The Ultimate Oregon Bucket List: Natural Wonders Edition

Incredible views of the Wallowa Mountains from Mount Howard, accessed by the Wallowa Lake Tramway in Joseph. (Jamie Hale/Jamie Hale/The Oregonian)

See Steens Mountain

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While you’re in eastern Oregon, take a jaunt down to Steens Mountain, a fault-block creation that looks nothing like the snow-covered peaks you see from Portland.

The Ultimate Oregon Bucket List: Natural Wonders Edition

Steens Mountain is seen from the high desert on the eastern side of the fault-block mountain. Fields-Denio Road leads alongside this side of Steens. (Jamie Hale/Jamie Hale/The Oregonian)

Experience the Rogue River

One of Oregon’s wildest rivers is also one of its most scenic. You can take a jet boat from Gold Beach to experience the tamer end of the river. Or kayak through the whitewater if you know what you’re doing, or have someone who can guide you.

The Ultimate Oregon Bucket List: Natural Wonders Edition

A rafter drifts down the Rogue River in the Klamath Mountains, seen from the Rogue River Trail above. (Jamie Hale/Jamie Hale/The Oregonian)

Visit Smith Rock State Park

Even if you aren’t a rock climber, Smith Rock is worth a visit. Trails are also available to take you to the top, though prepare for some steep inclines and declines. If you’re able, the hike to the top will reward you with spectacular views of central Oregon.

Visit the Oregon Dunes

You don’t need to get off road to see the dunes, but to really experience the Oregon Dunes National Recreation Area, try traversing them via all-terrain vehicle. Or better yet: Go sandboarding in Florence. Never heard of it? We have a story and video to get you up to speed.

The Ultimate Oregon Bucket List: Natural Wonders Edition

A gray mist hangs over the Oregon Dunes near the John Dellenback Dunes Trailhead. (Jamie Hale)

Visit Mount Hood

There are endless options to see Mount Hood from various parts of the state. After all, it’s Oregon’s highest peak. We recommend a picturesque view from Trillium Lake, Lost Lake or Frog Lake, hiking near Timberline Lodge, or for the most experienced among us, climbing to its peak.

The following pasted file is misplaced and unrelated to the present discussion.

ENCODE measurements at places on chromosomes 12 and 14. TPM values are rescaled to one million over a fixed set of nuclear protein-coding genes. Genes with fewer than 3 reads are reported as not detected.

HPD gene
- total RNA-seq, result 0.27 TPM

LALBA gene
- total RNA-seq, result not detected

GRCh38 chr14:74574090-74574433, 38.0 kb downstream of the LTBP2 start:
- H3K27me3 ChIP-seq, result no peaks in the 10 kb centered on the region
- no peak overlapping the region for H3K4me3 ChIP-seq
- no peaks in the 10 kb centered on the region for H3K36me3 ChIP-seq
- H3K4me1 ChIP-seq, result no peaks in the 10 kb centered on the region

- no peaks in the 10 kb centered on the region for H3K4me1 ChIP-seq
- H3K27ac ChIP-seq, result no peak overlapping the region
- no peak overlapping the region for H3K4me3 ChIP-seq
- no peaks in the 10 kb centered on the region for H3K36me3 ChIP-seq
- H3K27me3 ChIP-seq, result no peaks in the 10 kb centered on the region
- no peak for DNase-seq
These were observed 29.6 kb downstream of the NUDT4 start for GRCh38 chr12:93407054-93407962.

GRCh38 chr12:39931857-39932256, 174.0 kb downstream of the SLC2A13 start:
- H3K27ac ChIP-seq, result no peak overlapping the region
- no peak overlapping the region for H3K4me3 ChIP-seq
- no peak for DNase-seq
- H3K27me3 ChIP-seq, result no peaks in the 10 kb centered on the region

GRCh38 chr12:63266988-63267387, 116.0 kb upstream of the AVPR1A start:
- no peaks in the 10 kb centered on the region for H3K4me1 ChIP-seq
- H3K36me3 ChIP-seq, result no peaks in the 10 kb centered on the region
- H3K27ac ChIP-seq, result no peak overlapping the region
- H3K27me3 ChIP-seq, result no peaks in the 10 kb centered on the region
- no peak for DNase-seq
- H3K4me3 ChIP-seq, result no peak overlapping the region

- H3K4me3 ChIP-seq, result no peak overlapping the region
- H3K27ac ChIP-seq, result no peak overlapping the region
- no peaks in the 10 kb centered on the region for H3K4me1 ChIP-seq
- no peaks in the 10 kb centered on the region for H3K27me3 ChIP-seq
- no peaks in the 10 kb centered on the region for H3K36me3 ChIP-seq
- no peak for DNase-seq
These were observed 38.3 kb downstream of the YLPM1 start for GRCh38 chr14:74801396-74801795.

The Ultimate Oregon Bucket List: Natural Wonders Edition

A view of snow-covered Mount Hood from Portland, Oregon after sunset on Sunday, Jan. 9, 2022. (Sean Meagher/The Oregonian)

Visit Silver Falls State Park

It’s the largest state park in Oregon, and you can hike BEHIND a curtain of water at the South Falls. While that 7.2-mile Trail of Ten Falls loop is the park’s most famous, plenty of other waterfalls dot the park, which is home to bears and cougars in some of its more remote areas.

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The Ultimate Oregon Bucket List: Natural Wonders Edition

Afternoon sun illuminates yellow maple leaves at South Falls in Silver Falls State Park. (Jamie Hale/The Oregonian)

See Hells Canyon

The stunning canyon that separates Oregon and Idaho is the deepest river canyon in North America, besting even Arizona’s Grand Canyon.

The Ultimate Oregon Bucket List: Natural Wonders Edition

Hells Canyon, seen from the Hat Point Overlook, located within the Hells Canyon National Recreation Area in the northeast corner of Oregon. (Jamie Hale/Jamie Hale/The Oregonian)

Visit the Oregon Caves National Monument

Check out the caves in southern Oregon, of course, but one reader offered this great suggestion: “Hike to the top of the trail to Mount Elijah on a clear day and see wild irises, glacial cirques full of granite outcroppings and lilypads, and Mount Shasta hovering in full view.”

The Ultimate Oregon Bucket List: Natural Wonders Edition

Oregon Caves National Monument and Preserve in southern Oregon. (LC- AlbrightD)

Hike to Blue Pool

Travel writer Jamie Hale recently highlighted Blue Pool as part of a story about the lovely McKenzie River Trail. Here’s what he had to say: About five miles south from Clear Lake, the McKenzie River runs into a natural dam, created by a lava flow about 1,600 years ago. Seeking another way down the mountains, the river water seeps up through the porous lava rock, forming Blue Pool. The beautiful, clear pool is a popular destination for day hikers and is one of the busiest spots along the McKenzie River Trail.